현재 사용 중인 언어로는 이 페이지를 사용할 수 없습니다. Google Translate을 사용하여
자동 번역된 페이지
를 볼 수 있습니다. Renishaw에게는 이 서비스를 제공할 책임이 없으며 번역 결과를 저희가 확인하지도 않았습니다.
추가로 도움이 필요하시면 저희에게 연락해 주십시오.
Why we use Raman spectroscopy
Advantages of Raman spectroscopy
Chemical composition and structure of materials
Raman spectroscopy can differentiate chemical structures, even if they contain the same atoms in different arrangements.
Non-contacting and non-destructive
Analyse your sample multiple times without damage.
Typically no sample preparation
If you can use an optical microscope to focus onto the analysis region, you can use a Raman microscope to collect its Raman spectrum.
You can choose how much, or little, of the sample you want to analyse
The best Raman microscopes provide flexibility in controlling collection volumes, ranging from minute amounts of material (<1 µm in size) to samples centimetres across.
Analyse through transparent containers and windows
Most Raman analyses use visible or near-visible light. It is, therefore, simple to collect the content-rich information even when the sample is sealed within a transparent container (e.g. vial or capillary tube), or within a cell with a viewing window (e.g. temperature or pressure cell).
Sensitive to small changes in material structure
Raman bands result directly from molecular vibrations. These vibrations are very sensitive to changes in chemistry and structure, so you can spot subtle differences in molecular environment. The direct relationship between vibrations and Raman bands also makes interpretation easier.
You can analyse samples in water
You can analyse samples in aqueous solutions, such as suspensions or biological samples. There is no need for time-consuming extraction or drying, which may also alter the chemistry of your samples.
It works on almost all materials
Almost all materials exhibit Raman scattering. The only exception is pure metals, which just reflect light. (However metallurgists use Raman spectroscopy because carbides, nitrides and oxides do Raman scatter).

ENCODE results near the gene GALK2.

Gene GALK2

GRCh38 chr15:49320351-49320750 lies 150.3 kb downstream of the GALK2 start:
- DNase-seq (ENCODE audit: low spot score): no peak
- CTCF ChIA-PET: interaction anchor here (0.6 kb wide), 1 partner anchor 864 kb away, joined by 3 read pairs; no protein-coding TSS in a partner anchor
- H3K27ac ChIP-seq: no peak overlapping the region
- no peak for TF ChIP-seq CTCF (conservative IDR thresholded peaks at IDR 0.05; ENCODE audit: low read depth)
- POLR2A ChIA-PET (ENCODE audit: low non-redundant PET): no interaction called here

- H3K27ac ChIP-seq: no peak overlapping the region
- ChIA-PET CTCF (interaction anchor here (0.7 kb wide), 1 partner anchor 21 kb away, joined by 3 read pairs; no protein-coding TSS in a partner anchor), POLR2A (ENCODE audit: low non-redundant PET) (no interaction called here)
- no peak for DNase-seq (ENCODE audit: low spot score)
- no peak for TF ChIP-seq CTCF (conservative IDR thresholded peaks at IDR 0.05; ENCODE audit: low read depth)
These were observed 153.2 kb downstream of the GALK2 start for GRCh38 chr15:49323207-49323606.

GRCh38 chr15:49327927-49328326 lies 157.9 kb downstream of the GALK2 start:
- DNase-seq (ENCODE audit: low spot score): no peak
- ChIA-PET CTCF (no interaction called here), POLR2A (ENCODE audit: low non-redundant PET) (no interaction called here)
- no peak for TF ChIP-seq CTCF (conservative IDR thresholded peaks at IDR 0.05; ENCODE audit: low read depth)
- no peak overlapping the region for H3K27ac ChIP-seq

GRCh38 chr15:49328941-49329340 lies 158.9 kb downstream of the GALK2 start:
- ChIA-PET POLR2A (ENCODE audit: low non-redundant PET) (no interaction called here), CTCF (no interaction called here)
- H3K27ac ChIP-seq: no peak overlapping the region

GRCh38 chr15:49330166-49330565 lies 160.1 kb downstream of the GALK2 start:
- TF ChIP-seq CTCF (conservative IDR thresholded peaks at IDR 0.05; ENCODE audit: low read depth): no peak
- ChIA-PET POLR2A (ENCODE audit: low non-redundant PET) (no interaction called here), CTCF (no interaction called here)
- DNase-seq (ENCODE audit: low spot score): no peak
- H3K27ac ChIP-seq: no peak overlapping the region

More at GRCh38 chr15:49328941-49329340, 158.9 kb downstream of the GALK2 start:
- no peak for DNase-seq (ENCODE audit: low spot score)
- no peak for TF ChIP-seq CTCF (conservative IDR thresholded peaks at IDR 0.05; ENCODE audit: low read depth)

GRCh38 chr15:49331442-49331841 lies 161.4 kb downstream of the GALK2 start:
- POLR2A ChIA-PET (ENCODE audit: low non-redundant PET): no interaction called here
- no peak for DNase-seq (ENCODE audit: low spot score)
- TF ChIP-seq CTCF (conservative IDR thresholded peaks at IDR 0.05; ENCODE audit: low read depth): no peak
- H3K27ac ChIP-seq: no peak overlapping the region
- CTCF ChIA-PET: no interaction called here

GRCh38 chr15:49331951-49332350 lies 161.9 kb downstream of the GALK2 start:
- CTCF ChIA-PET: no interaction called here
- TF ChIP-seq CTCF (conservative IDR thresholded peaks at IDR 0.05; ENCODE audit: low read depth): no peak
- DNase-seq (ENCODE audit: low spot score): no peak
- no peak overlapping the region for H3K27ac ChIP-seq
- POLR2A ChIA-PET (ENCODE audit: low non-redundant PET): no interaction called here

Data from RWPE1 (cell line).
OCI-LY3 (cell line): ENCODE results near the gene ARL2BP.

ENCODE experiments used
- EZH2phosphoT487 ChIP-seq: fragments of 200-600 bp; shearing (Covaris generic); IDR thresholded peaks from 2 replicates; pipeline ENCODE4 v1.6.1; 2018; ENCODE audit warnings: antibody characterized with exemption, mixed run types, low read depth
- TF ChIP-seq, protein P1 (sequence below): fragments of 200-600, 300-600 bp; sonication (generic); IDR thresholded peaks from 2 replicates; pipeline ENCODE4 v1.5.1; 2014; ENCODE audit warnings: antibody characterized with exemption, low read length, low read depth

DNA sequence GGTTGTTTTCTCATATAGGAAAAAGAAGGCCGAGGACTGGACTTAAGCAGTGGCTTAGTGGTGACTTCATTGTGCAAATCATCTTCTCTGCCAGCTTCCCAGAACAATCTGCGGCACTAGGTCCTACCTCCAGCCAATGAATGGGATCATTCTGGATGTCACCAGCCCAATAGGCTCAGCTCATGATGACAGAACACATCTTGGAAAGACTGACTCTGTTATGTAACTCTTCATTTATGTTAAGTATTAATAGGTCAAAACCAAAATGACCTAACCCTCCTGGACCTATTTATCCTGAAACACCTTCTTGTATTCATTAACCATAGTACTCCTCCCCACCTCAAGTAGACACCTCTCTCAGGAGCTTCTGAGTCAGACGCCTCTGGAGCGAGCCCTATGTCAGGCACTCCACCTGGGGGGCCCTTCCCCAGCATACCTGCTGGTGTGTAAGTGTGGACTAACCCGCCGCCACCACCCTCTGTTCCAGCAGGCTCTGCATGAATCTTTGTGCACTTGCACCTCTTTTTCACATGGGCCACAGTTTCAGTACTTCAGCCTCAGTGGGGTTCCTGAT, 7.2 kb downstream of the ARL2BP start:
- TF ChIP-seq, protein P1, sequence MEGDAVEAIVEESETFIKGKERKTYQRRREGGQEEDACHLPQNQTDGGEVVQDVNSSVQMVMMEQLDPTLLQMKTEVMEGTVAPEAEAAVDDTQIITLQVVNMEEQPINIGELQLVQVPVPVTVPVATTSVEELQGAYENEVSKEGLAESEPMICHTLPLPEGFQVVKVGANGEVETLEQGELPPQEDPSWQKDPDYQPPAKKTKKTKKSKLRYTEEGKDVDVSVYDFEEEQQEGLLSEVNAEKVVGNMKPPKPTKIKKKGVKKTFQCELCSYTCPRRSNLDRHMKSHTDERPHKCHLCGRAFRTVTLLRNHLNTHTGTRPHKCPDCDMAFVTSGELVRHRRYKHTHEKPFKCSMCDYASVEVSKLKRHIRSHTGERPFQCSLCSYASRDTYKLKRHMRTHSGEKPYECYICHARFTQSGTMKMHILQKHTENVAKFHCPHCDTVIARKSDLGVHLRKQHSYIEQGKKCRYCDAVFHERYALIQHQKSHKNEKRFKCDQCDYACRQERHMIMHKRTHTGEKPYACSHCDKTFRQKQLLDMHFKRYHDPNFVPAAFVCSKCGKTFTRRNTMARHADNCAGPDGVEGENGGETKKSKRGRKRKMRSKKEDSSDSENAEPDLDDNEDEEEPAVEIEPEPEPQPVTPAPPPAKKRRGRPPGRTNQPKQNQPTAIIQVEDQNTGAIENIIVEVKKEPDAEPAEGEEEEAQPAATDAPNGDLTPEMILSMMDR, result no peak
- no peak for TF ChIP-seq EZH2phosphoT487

It uses light
Scientists and engineers can apply the tricks they already know about manipulating light to Raman spectroscopy. For example:
- fitting a powerful microscope to a Raman spectrometer enables the analysis of micrometre-sized particles of material.
- fibre optics can be used to make Raman measurements remote from the Raman system. This is perfect for applications where very large samples need analysing, or where remote in situ measurements are needed (such as when Raman analyses are being undertaken on a synchrotron beamline or in a process reactor).
- High resolution Raman systems reveal numerous well-defined Raman bands, enabling not only unambiguous material identification but also the determination of sample stress.
Combine Raman spectroscopy with other techniques
You can combine Renishaw's Raman systems with a host of other complementary analysis methods, such as:
- Scanning probe microscopy (SPM) / atomic force microscopy (AFM)
- Scanning electron microscopy (SEM)
- Confocal laser scanning microscopy (CLSM)
Together these techniques can provide you with a complete understanding of your samples. Visit the combined/hybrid systems page to see the powerful results you can achieve.
Getting the best from your Raman system
While Raman spectroscopy has many advantages, it can present some challenges. Find out about the ways we can address some of the issues encountered during its use.
Download our Raman spectroscopy explained booklet
Brochure: Raman spectroscopy explained
Discover more about Raman spectroscopy, what it can tell you and why we use it.